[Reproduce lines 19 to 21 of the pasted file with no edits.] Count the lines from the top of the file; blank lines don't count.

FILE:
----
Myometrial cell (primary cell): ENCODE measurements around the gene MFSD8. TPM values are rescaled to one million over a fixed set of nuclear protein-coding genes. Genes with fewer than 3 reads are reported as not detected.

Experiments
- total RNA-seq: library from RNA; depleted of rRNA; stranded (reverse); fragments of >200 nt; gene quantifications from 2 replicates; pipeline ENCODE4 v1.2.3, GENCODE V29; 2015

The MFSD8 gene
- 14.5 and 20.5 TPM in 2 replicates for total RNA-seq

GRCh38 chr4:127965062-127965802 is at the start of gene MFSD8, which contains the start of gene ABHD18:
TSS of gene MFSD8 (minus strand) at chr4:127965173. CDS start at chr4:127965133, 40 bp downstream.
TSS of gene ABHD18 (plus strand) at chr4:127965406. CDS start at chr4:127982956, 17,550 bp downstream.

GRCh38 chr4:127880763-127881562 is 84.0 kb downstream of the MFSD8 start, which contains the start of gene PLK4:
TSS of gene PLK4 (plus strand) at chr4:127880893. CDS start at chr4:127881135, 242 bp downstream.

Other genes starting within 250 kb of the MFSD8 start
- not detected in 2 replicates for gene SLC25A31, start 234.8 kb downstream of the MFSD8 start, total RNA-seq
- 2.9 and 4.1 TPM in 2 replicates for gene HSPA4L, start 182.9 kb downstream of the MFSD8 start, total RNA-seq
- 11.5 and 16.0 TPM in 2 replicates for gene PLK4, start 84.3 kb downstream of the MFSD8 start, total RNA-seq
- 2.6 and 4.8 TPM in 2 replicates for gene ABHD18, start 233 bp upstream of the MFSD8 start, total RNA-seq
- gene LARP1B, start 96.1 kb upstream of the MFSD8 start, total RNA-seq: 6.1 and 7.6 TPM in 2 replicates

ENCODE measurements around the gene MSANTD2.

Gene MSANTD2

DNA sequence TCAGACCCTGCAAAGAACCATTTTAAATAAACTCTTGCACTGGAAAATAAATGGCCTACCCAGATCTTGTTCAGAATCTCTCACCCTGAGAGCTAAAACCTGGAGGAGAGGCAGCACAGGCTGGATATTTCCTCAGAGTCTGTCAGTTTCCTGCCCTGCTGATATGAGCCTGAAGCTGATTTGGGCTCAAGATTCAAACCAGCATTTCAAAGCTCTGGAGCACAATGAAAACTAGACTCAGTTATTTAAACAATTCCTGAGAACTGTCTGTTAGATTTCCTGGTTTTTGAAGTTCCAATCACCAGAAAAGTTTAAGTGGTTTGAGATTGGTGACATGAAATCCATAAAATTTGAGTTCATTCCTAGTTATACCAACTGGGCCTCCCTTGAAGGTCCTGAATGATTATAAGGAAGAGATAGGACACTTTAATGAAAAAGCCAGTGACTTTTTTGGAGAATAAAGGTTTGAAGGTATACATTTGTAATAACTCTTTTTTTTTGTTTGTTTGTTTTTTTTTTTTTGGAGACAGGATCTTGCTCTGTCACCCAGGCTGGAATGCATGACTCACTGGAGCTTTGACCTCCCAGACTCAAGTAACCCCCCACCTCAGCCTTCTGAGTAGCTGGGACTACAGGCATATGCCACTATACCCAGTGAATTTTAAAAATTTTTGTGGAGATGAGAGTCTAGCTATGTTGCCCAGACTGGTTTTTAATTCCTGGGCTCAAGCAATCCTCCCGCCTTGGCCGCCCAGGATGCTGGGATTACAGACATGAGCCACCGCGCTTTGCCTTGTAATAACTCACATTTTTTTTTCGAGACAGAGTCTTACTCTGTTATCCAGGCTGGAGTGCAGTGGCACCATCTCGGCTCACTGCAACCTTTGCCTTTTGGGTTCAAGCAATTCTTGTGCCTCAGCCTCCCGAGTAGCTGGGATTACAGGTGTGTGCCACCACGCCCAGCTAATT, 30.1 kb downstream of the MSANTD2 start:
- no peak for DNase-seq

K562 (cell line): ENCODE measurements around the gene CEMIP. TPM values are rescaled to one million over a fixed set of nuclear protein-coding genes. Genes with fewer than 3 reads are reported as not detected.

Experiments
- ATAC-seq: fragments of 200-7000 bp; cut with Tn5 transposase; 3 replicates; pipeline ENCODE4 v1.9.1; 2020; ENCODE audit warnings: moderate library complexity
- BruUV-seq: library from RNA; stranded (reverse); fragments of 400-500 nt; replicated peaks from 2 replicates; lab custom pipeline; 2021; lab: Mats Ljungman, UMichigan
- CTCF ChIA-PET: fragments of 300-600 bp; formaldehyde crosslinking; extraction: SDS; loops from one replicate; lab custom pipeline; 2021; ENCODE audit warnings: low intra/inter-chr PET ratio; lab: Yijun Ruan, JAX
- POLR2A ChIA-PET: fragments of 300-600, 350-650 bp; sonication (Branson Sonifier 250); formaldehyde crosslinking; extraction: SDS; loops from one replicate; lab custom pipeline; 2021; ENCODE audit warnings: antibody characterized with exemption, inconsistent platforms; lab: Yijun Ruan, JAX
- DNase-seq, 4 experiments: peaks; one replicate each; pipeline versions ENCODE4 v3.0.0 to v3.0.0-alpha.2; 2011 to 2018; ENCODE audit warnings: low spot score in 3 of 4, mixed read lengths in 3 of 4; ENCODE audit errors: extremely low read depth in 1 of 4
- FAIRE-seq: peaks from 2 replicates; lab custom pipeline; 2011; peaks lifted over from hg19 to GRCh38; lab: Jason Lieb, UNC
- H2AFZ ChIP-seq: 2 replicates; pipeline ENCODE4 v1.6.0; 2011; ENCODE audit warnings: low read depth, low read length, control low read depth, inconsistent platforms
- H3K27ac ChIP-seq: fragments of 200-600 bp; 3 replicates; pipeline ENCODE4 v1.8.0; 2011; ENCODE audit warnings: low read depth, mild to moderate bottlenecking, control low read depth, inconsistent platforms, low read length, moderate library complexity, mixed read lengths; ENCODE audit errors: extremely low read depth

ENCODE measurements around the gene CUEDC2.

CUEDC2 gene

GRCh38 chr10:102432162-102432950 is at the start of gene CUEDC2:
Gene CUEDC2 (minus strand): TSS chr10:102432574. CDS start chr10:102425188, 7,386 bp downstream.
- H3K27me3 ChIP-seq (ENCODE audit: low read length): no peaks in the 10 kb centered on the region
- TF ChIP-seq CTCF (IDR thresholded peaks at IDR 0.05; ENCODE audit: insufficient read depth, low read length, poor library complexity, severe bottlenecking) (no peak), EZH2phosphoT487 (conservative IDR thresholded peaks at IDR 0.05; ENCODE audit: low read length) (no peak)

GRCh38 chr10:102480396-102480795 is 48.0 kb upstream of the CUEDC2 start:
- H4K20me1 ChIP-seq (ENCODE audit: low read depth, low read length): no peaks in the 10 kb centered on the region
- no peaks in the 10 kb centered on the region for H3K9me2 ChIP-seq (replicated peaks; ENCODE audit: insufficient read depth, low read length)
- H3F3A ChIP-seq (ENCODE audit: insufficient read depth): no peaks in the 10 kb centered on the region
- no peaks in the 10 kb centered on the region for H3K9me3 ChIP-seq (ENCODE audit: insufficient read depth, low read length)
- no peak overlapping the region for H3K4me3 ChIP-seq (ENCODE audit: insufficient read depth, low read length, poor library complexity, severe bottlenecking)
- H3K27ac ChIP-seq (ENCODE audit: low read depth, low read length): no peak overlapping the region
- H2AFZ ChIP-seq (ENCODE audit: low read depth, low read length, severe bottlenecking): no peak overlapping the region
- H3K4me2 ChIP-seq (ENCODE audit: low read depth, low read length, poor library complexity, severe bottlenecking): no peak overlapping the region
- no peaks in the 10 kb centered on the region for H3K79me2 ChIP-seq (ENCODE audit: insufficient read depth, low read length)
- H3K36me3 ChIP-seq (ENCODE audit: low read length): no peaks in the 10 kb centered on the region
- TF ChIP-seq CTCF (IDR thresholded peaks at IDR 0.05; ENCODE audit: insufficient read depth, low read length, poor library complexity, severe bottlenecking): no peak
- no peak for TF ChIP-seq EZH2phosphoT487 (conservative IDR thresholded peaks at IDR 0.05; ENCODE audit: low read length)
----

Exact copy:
DNA sequence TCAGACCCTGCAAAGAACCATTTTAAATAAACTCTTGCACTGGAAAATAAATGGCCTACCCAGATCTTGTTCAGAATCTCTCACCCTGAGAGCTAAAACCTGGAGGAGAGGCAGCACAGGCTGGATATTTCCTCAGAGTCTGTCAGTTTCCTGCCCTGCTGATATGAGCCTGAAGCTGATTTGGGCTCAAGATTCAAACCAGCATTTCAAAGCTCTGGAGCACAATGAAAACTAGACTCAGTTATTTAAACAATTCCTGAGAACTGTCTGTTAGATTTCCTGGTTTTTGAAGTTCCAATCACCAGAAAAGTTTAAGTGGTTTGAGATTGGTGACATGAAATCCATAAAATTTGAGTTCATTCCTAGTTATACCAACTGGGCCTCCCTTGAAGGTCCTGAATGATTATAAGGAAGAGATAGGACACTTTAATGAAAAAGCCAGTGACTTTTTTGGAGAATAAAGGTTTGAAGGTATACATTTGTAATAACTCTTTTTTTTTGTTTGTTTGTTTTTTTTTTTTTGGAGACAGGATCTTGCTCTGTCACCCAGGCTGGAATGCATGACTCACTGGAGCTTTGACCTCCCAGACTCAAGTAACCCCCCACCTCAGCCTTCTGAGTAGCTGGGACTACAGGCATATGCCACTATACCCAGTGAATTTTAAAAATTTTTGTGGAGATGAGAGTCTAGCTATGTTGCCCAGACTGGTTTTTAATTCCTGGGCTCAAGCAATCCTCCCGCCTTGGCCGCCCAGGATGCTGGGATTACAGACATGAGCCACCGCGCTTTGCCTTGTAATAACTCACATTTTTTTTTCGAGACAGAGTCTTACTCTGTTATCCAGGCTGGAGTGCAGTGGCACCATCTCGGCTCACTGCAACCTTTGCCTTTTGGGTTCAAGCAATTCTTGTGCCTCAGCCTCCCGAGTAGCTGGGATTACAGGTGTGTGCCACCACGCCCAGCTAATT, 30.1 kb downstream of the MSANTD2 start:
- no peak for DNase-seq

K562 (cell line): ENCODE measurements around the gene CEMIP. TPM values are rescaled to one million over a fixed set of nuclear protein-coding genes. Genes with fewer than 3 reads are reported as not detected.